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Disaster-proof your Finances - 6/4/2012 -

Natural disasters can strike at any time, in any place. Whether it's an earthquake on the West Coast, tornado in the Midwest, or a hurricane in our own backyard, when nature goes on a rampage, the results can be devastating.

In Southwest Louisiana, we’ve had first-hand experience with this reality and have learned the importance of being prepared. Every year when hurricane season begins, a great deal of public attention is directed toward disaster preparedness —keeping extra food, water and emergency supplies on hand; securing your property, and having an evacuation plan in place. But have you also taken steps to survive financially in the event the unexpected occurs?

"During the evacuation for Hurricane Rita in 2005, many people found themselves unprepared for the financial demands that follow in the days, weeks and months after a disaster,” says Nick Fuselier, Security and Compliance Officer with Lakeside Bank. "From simple things like taking enough cash to more complicated issues such as accessing financial accounts and filing insurance claims, dealing with money-related issues after a disaster is not something anyone spends a lot of time thinking about – until the need arises. It’s important to plan ahead and put your finances on your preparedness checklist every year.”

Fuselier recommends giving some attention to the following finance-related items when organizing your personal disaster plan:

Keep some petty cash on hand for emergencies. Depending on the nature of the disaster, ATMs might be out of commission for quite some time. You don't want to keep too much cash on hand, but enough to get by on for a short time is a good idea. It’s also important to consider what you will do if you have to go without a paycheck for a while if your employer is affected by the disaster, or how you will cope if your direct deposit paycheck is delayed because of disaster-related electrical or automated system problems. If you can't get back to work for an extended period, having an emergency fund in your bank or brokerage accounts can help. A standby home equity line of credit you can tap in an emergency is also worth considering for use in emergencies, says Fuselier.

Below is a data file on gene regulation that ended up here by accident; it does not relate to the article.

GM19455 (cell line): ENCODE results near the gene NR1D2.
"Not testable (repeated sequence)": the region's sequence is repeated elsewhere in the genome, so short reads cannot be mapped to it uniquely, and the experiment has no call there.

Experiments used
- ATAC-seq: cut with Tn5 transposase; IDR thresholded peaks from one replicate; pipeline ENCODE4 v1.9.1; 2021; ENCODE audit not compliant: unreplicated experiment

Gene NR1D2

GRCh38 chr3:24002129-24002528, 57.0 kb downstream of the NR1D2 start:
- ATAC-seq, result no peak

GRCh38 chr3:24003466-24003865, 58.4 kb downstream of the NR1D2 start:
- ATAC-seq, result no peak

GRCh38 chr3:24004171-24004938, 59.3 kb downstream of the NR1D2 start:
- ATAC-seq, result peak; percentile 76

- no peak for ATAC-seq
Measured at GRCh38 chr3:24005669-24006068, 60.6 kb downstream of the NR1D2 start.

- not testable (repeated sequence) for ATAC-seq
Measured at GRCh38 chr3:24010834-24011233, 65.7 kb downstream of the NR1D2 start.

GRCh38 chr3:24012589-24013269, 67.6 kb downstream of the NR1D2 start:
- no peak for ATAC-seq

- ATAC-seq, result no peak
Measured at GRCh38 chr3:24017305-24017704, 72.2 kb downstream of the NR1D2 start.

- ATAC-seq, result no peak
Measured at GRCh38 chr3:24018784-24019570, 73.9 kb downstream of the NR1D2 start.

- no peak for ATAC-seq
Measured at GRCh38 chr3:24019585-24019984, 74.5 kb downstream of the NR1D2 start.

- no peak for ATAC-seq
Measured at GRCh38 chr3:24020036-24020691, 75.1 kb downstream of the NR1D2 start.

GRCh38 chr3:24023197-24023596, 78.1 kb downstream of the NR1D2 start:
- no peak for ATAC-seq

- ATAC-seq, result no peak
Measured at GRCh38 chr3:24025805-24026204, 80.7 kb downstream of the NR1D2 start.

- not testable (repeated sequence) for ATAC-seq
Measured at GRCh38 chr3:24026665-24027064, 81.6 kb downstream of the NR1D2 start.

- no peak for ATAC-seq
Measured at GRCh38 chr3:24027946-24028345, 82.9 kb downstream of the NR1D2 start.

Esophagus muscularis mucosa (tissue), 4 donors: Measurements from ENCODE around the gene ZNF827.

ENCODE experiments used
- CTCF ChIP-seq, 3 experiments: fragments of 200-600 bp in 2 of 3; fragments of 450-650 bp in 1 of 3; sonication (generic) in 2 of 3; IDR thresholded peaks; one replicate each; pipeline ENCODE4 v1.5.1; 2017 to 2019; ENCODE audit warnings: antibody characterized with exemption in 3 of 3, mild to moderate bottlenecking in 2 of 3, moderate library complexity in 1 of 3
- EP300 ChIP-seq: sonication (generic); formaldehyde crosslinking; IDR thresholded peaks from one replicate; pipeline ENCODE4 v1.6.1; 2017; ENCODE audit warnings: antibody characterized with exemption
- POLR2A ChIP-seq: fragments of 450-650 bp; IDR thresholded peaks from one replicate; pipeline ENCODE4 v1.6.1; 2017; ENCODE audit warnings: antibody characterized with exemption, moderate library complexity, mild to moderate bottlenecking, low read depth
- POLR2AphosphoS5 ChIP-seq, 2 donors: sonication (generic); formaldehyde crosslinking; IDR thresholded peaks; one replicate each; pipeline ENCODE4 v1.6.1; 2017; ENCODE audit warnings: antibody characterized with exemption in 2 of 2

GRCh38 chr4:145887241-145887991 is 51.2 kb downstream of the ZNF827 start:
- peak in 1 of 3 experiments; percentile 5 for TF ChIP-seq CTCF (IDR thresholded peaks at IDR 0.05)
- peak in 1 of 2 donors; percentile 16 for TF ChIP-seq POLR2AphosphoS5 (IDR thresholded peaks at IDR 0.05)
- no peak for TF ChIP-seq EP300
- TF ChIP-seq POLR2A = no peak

Bring a list of your accounts.

Make sure you have a list of your checking and saving account numbers with you, along with the phone number of the financial institution, in case you need to make arrangements by phone to access your money.

Keep important documents easily accessible. If you have to evacuate immediately, you won't have time to search for things like birth certificates, passports, wills, trust documents, records of home improvements and insurance policies. It's a good idea to keep originals in a safe-deposit box, but you should also keep copies together at home in an evacuation file or box. You can purchase fireproof, waterproof pouches and boxes for the home. If you need to evacuate, you can grab this quickly on your way out. If you're tech-savvy, consider scanning your important documents into a computer file you can store online and/or on a jump drive. Consider putting any personal computer files on this as well. Again, a copy of this electronic storage device should be kept in a safe place out of your home.

Have the right kind of insurance coverage. Review your homeowner's or renter's policy to see what's covered and what isn't. Talk to your agent about flood insurance. Review your coverage amounts to be sure you're keeping up with inflation. Also, make sure you're comfortable with the deductibles. Fuselier says if you can pay those out of pocket, higher deductibles can result in significant premium savings. You may also be able to lower some premiums by taking steps ahead of time to protect your property from loss, such as anchoring your foundation and/or roof, installing smoke alarms and fire extinguishers, clearing brush and trees away from the house, installing storm shutters, and so on.

Inventory your household possessions. Use a video camera if you have one. Otherwise, take digital photos for each item of value, including clothes, jewelry, furniture, electronics, appliances, fixtures, etc. Include a description of each and save these, along with any professional appraisals and estimates of replacement values in a safe place away from your home. Make it a point to update regularly.

In the event of a disaster, Fuselier says one of your first financial chores will be to contact your insurance agent. If the disaster is widespread, however, your local insurance agent might be caught up in the same situation you are. So keep alternative contact numbers for representatives outside your area to get the claims process going as soon as possible. Fuselier advises keeping contact information for all your financial, investment and insurance providers in your evacuation box with your other essential documents, and on an electronic file on that jump drive with other critical information and records. "By taking these precautionary steps, your finances won’t become a disaster, even if you find yourself in the idle of one.”


 

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